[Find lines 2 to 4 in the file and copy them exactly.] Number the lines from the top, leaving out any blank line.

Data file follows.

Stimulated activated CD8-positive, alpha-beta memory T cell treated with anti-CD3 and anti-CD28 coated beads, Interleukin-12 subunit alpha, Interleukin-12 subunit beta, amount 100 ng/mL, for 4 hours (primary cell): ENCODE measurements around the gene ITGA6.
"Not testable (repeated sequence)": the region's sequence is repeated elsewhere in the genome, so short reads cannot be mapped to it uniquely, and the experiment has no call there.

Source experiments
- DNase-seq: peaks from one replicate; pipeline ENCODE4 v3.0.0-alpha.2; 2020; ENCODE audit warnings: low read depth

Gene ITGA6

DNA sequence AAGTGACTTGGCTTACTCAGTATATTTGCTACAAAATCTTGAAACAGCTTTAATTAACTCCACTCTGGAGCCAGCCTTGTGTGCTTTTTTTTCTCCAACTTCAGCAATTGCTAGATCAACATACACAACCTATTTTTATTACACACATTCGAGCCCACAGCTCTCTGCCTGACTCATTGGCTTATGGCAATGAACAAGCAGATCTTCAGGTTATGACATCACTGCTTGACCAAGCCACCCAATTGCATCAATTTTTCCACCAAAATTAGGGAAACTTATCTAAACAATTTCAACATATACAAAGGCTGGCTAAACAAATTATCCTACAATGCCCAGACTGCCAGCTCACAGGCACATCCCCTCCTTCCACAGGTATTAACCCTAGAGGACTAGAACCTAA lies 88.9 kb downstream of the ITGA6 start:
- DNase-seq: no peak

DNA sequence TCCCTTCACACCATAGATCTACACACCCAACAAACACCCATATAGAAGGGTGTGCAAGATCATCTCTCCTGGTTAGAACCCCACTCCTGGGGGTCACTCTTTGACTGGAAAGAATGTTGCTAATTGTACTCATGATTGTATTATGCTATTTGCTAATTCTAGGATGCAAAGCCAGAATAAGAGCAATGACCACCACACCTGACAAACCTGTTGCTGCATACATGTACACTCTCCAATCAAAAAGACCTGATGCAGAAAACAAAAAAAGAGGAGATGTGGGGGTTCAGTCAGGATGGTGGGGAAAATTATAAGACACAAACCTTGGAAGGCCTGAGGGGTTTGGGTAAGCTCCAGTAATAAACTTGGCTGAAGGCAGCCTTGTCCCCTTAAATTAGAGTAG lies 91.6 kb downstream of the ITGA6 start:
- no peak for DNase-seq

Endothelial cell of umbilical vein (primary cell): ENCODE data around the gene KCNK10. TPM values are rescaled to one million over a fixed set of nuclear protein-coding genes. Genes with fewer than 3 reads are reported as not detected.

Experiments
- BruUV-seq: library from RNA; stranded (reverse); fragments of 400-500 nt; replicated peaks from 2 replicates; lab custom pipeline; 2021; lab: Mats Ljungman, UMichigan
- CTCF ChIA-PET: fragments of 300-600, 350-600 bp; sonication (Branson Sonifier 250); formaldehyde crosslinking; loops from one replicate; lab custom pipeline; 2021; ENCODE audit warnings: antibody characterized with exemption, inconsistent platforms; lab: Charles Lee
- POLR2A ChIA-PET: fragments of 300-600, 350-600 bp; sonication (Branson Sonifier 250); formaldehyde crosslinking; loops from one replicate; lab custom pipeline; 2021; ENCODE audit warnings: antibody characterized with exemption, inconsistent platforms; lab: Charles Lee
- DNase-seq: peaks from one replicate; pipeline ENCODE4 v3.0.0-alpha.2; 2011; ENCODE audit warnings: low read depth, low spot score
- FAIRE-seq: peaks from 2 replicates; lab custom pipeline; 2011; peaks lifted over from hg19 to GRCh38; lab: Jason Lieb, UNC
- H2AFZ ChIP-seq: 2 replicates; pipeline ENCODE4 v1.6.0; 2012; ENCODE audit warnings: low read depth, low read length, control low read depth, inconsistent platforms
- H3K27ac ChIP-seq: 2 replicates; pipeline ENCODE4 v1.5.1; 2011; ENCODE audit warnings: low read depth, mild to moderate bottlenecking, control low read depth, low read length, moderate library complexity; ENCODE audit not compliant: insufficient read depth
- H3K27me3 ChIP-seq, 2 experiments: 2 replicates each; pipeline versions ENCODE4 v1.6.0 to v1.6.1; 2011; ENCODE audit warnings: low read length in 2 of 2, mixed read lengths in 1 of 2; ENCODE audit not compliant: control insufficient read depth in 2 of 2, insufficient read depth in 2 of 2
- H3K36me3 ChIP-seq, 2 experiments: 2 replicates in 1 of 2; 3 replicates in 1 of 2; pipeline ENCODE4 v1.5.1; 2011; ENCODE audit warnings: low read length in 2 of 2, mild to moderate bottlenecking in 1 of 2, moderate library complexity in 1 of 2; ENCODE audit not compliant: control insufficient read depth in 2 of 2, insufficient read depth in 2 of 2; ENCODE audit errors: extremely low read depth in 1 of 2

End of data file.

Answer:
"Not testable (repeated sequence)": the region's sequence is repeated elsewhere in the genome, so short reads cannot be mapped to it uniquely, and the experiment has no call there.

Source experiments
- DNase-seq: peaks from one replicate; pipeline ENCODE4 v3.0.0-alpha.2; 2020; ENCODE audit warnings: low read depth